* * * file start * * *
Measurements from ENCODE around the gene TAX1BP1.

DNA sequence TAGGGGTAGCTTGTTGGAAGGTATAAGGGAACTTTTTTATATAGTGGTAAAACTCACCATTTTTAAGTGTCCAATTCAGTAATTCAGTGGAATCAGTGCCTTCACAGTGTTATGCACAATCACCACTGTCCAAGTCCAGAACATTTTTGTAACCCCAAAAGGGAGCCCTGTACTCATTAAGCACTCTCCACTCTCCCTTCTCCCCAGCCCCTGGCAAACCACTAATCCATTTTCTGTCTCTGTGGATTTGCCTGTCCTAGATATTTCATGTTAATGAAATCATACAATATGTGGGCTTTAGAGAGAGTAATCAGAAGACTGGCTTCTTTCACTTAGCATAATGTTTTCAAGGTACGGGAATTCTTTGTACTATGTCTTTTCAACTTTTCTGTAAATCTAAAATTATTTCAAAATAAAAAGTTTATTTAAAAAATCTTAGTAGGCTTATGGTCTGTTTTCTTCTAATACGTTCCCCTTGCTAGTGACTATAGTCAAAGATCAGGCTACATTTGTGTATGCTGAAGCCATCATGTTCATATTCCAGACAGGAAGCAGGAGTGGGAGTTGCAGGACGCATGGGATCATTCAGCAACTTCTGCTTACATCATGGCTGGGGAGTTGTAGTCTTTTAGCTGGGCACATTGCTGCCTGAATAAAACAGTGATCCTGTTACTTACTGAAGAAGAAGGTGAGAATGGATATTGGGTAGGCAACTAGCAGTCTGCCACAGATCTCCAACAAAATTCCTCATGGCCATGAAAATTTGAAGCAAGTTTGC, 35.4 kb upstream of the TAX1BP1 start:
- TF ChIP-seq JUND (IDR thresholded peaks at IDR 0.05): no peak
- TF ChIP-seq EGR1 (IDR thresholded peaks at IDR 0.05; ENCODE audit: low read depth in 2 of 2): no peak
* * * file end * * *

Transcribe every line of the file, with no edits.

Measurements from ENCODE around the gene TAX1BP1.

DNA sequence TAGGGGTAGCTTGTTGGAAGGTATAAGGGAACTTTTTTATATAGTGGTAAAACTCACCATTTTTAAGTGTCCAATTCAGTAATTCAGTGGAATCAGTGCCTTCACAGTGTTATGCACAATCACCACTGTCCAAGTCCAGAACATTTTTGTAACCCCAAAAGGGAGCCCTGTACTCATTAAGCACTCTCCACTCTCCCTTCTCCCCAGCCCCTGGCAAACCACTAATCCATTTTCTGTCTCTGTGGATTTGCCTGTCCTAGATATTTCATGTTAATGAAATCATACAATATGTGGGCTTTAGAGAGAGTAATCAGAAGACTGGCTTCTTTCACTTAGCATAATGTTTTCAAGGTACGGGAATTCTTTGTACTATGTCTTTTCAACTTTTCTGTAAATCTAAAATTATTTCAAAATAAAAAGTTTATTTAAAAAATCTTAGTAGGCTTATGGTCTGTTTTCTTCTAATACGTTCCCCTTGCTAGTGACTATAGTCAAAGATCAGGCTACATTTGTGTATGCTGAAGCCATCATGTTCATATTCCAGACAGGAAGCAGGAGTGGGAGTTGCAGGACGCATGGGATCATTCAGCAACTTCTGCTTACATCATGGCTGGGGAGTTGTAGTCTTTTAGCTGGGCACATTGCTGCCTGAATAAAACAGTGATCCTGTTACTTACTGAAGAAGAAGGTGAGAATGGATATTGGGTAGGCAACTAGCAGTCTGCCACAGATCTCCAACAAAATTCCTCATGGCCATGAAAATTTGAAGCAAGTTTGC, 35.4 kb upstream of the TAX1BP1 start:
- TF ChIP-seq JUND (IDR thresholded peaks at IDR 0.05): no peak
- TF ChIP-seq EGR1 (IDR thresholded peaks at IDR 0.05; ENCODE audit: low read depth in 2 of 2): no peak